This article was written for Byrd Central – the online hub curating and coordinating celebrations of William Byrd’s life and music in 2023. It is reproduced here in text format, but to see images, hear clips and access a video version in which Pat read’s this blog to camera: click here.
Time travel is normally the preserve of Douglas Adams, Blackadder, Philip Pullman or Dr. Who. But I want to share my own story of time travel: one that’s shaped my life significantly and unexpectedly. I’m afraid it’s not a tale in which I fold myself into one of those municipal yellow road-salt boxes and suddenly wake up in ancient Mesopotamia cooking goat on an open flame, but it is — I think — magical in its own way. For me, more than any painting or sculpture or play or poem, music can create a uniquely powerful and intimate connection with the people from centuries ago who wrote and performed it. It’s often said that music is a ‘universal language’, and whilst it’s true that it can connect people of different cultures around the world, I think perhaps its greatest power is that it can connect people of entirely different epochs, across time.
I came to discover this through a series of experiences that have continued up until the present day. But the story starts a few years earlier. In many ways, it starts with a man called Tim Symons. Tim was for many years a countertenor lay clerk in Hereford Cathedral Choir, where I was a chorister and then, later, his countertenor colleague. When not singing in the cathedral choir, Tim worked as a music editor and typesetter for a variety of notable customers, including The Tallis Scholars, the Early English Church Music series and Oxford University Press (OUP). In fact, people who have sung Byrd’s Ne irascaris Domine may well have used, as I did, Tim’s OUP edition. As a chorister, I was struck by the notion that the man standing opposite me had brought this piece to life from its original manuscripts.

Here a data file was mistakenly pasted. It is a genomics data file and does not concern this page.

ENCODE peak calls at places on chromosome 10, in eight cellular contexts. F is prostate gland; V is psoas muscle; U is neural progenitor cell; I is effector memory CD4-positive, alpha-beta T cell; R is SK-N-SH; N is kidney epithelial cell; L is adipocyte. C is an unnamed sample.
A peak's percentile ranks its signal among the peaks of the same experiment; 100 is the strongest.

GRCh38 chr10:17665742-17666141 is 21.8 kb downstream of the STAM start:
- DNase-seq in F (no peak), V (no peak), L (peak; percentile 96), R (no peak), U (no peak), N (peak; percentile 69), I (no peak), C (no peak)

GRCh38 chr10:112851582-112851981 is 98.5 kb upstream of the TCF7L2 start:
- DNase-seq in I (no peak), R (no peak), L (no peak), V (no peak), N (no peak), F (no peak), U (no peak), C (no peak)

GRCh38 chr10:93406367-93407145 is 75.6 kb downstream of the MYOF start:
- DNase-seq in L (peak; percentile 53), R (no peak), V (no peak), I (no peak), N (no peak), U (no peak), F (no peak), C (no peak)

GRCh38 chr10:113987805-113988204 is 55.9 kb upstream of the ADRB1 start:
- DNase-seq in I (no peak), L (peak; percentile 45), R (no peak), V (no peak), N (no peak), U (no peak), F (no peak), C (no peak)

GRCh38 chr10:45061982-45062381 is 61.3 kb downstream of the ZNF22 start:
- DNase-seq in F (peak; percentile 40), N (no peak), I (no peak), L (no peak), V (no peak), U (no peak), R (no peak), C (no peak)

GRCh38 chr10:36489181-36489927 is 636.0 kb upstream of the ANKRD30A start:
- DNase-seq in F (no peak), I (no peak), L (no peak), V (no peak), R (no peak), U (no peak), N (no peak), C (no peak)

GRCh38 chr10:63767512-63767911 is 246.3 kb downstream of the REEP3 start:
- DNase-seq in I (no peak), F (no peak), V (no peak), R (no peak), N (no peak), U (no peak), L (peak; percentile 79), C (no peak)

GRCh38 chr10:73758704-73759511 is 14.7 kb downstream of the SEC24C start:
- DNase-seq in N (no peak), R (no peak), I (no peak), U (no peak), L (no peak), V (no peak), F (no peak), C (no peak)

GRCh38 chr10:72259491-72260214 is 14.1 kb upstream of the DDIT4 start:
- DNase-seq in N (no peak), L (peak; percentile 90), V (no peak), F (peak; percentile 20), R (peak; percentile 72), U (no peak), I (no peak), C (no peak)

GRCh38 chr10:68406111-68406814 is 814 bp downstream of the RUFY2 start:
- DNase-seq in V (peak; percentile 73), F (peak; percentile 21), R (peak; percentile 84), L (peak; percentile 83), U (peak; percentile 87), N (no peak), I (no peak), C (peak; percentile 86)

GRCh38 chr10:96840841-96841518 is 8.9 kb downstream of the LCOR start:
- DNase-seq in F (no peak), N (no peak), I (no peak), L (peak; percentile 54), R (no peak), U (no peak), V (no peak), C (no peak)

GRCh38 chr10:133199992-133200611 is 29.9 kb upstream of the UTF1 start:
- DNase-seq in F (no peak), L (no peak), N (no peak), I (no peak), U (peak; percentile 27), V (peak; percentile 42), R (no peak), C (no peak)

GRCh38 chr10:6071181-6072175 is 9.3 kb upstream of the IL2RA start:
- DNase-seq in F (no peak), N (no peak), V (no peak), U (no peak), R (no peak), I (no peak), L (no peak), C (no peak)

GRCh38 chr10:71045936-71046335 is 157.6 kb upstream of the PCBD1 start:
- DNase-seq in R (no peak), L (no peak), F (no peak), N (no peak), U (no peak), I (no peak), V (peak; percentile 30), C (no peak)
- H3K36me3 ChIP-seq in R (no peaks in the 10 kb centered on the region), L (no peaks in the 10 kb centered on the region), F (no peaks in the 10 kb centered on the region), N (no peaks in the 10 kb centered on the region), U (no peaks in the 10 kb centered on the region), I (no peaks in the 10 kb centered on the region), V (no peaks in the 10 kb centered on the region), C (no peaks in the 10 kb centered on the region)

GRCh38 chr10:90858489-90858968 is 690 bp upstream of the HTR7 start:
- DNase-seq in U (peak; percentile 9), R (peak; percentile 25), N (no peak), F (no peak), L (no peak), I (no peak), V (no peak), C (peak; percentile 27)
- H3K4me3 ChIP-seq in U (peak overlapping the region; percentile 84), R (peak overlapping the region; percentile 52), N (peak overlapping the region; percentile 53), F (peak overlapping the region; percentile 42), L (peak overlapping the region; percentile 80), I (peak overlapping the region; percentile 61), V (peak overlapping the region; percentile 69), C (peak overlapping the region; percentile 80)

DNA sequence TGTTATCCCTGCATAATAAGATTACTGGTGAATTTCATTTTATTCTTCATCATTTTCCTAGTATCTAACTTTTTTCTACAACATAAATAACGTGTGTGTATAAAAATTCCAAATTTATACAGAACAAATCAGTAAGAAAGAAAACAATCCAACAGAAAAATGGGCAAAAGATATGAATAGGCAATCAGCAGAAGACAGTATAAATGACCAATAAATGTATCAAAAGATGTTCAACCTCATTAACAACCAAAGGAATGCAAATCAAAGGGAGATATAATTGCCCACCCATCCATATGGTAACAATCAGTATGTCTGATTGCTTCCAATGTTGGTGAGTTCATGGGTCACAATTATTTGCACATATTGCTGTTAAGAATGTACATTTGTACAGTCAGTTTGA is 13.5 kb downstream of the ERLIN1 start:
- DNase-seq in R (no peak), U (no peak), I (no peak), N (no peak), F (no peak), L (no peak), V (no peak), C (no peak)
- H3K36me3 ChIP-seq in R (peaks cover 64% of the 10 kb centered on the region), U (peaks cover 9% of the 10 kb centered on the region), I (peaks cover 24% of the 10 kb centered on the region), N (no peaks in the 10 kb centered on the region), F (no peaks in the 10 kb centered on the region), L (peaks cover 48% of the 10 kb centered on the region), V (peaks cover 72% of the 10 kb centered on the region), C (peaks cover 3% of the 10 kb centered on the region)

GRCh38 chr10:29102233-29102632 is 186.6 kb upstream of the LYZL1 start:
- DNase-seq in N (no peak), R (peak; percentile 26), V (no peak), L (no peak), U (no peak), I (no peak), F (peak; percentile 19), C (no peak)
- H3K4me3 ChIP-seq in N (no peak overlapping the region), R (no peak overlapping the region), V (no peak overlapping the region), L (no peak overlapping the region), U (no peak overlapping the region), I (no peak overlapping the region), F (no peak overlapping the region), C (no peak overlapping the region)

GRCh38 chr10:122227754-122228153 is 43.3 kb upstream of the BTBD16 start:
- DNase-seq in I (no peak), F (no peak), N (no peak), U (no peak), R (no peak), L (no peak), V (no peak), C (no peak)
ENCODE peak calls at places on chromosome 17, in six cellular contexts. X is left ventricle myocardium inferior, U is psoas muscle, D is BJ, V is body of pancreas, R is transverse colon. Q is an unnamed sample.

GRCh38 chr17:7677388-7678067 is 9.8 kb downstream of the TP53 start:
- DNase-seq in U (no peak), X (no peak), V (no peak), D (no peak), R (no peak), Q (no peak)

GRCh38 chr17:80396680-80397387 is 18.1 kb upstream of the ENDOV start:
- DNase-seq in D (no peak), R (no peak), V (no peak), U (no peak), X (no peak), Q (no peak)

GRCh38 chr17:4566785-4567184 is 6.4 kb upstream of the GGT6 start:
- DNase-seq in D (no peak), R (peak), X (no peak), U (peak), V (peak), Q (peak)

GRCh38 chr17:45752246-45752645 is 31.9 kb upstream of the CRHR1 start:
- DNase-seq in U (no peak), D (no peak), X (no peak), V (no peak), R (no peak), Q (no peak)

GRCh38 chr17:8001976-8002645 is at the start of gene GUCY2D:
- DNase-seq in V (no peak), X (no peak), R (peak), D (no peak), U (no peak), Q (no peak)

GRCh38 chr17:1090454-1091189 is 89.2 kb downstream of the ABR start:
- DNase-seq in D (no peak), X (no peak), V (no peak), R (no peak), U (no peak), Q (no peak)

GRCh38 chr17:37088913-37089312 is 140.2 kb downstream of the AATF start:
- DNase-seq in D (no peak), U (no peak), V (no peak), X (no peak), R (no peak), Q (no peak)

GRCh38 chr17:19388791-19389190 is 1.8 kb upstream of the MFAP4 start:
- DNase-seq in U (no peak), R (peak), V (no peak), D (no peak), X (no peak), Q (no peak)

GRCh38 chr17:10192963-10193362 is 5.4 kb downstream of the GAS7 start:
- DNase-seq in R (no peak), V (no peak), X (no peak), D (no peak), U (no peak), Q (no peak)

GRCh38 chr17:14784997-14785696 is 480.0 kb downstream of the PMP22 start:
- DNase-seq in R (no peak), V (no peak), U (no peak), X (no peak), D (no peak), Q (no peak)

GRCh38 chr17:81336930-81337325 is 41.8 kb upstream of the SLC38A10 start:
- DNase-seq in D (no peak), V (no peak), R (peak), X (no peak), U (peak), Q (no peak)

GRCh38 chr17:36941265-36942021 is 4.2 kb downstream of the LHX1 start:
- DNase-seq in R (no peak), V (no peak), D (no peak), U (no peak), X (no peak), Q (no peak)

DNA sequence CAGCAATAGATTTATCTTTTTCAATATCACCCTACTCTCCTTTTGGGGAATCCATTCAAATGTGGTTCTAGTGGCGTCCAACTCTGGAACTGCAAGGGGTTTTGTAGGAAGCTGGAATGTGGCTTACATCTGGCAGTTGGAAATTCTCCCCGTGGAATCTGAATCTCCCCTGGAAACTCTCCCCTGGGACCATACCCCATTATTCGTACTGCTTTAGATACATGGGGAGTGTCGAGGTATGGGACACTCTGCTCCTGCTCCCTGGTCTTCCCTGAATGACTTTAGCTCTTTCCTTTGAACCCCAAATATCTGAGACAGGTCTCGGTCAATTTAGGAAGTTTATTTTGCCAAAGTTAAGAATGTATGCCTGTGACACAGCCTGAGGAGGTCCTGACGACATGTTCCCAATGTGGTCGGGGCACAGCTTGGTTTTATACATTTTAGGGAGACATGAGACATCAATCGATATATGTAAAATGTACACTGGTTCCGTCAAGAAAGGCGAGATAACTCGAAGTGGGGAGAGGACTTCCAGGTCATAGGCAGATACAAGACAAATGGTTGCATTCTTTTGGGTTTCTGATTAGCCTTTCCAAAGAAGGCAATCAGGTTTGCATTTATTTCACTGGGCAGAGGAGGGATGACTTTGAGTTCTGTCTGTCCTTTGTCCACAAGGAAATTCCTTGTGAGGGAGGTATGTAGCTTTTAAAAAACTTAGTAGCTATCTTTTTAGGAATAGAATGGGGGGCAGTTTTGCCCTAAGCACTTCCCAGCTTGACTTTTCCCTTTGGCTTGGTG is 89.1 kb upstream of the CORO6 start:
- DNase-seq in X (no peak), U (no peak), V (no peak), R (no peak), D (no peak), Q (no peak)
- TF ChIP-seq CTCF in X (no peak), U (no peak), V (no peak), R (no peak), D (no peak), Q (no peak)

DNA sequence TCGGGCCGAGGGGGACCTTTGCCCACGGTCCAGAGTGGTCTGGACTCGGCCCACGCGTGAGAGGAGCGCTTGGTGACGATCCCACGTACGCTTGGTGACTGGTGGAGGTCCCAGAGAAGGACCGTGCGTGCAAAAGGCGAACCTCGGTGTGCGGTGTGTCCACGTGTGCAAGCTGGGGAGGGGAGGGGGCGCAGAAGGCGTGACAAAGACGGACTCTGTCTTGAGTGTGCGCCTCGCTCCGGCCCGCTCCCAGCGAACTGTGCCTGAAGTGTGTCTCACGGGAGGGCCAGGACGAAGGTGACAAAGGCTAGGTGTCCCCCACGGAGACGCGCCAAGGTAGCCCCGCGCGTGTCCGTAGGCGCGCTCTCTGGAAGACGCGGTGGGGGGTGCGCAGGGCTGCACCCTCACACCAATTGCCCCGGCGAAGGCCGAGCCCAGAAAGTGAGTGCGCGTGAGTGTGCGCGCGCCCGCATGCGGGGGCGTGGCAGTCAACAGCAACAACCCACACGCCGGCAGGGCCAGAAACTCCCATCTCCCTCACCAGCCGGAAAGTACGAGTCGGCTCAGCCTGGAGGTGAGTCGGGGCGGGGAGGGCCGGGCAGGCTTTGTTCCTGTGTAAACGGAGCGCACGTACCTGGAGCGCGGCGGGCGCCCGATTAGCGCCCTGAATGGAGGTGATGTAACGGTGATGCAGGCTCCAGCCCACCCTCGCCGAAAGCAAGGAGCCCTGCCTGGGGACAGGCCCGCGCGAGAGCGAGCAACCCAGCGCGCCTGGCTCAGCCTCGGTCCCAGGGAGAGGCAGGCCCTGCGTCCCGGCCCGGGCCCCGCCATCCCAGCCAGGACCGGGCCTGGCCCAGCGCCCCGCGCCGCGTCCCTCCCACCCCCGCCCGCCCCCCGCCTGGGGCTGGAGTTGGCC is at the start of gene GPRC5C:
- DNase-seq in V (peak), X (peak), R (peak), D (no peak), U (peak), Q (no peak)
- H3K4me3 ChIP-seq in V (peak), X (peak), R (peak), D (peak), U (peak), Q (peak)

My interest in early music was piqued around that same time, and when my voice changed and I began singing countertenor, Tim encouraged me by lending me his recordings of top countertenors singing some of the greatest repertoire. In the first batch of CDs he lent me was Goe nightly cares — an album of Michael Chance singing Byrd consort songs with Fretwork viol consort. Ask any young countertenor, and they’ll tell you that this is an inspiring recording: the repertoire, the singing and the playing is all glorious, and it was here that I first encountered Byrd’s lament on the death of Thomas Tallis, Ye sacred muses. As I listened to this final track on the album, I almost couldn’t believe my ears when the final couplet arrived: ‘Tallis is dead, and music dies.’ I had to rewind the CD to check that I had really heard the name of one Tudor composer set to music in the work of another. This for me was time travel; the real, human relationship between these two ancient masters had come to life in musical form. For me, recording Ye sacred muses with Fretwork earlier this year on our new album was therefore a surreal experience: a nerve-wracking honour which tied together two different chapters of my life. To help create that same sense of time travel for a young musician in the future, we have added a new ‘link’ in this chain of laments, by commissioning James MacMillan’s new setting of Ye sacred muses. With his revised final couplet ‘Will is dead, and music dies’, the UK’s greatest living Catholic composer honours the UK’s greatest ever Catholic composer: a call across time.